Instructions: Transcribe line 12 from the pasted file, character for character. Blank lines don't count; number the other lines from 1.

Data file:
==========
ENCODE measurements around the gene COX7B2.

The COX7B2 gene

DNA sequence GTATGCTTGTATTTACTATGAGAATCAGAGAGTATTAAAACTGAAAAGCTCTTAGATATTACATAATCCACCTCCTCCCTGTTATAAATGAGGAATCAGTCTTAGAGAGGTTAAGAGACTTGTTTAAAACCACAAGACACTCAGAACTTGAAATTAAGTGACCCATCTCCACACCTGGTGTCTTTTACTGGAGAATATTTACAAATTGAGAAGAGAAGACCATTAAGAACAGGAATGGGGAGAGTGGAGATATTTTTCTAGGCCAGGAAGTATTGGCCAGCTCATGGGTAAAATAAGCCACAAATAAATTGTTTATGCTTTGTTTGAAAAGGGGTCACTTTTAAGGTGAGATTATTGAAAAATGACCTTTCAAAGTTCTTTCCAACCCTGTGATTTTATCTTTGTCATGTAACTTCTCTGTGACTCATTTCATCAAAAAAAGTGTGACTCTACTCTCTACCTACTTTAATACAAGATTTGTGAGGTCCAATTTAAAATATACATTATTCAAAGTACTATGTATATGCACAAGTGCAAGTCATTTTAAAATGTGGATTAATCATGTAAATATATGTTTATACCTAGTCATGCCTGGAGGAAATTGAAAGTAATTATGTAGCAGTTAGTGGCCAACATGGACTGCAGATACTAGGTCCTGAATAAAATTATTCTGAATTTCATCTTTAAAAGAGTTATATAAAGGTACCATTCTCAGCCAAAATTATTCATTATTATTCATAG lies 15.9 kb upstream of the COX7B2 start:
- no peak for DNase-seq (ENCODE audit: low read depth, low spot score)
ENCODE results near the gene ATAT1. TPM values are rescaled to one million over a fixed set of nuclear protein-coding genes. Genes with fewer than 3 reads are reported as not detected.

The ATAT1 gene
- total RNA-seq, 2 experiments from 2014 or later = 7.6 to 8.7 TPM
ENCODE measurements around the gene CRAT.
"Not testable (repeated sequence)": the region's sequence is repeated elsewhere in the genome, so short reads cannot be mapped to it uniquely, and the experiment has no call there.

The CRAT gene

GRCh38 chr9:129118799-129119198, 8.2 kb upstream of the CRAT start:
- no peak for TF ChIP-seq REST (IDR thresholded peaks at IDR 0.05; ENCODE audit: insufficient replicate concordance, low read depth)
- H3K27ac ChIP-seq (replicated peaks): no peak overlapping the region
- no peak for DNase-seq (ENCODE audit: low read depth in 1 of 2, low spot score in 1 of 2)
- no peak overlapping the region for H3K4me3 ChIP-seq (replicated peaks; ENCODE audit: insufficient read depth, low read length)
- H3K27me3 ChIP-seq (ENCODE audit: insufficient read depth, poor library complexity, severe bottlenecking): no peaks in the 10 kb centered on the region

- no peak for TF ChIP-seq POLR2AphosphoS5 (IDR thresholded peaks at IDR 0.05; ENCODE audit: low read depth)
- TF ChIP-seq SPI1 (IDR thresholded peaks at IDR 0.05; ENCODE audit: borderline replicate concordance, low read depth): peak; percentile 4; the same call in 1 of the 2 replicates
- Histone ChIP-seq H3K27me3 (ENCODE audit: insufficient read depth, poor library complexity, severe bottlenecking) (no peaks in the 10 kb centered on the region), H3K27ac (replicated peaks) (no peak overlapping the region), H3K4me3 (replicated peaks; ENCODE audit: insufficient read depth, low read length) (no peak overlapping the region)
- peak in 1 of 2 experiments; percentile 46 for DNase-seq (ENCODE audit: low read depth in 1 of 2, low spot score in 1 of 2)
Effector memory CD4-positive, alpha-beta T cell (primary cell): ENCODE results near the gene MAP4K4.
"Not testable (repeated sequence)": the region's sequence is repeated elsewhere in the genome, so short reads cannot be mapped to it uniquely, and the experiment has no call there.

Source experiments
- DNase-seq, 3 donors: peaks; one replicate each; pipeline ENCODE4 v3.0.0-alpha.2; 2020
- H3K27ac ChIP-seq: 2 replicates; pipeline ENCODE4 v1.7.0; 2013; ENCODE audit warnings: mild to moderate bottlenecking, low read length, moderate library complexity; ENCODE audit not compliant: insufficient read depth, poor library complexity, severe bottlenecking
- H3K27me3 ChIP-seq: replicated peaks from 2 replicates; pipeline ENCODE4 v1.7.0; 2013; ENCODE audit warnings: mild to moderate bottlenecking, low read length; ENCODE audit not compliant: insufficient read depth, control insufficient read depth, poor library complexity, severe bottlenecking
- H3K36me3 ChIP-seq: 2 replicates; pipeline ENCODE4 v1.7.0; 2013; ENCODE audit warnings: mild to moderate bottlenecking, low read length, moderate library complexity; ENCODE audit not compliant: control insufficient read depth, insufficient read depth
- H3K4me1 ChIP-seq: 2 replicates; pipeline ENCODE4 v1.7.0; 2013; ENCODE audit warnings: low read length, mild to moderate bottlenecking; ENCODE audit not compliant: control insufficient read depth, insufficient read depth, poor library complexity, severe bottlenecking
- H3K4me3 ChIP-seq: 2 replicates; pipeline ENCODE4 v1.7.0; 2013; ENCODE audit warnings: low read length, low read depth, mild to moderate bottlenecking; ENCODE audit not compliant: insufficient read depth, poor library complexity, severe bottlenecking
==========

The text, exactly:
- no peak for TF ChIP-seq REST (IDR thresholded peaks at IDR 0.05; ENCODE audit: insufficient replicate concordance, low read depth)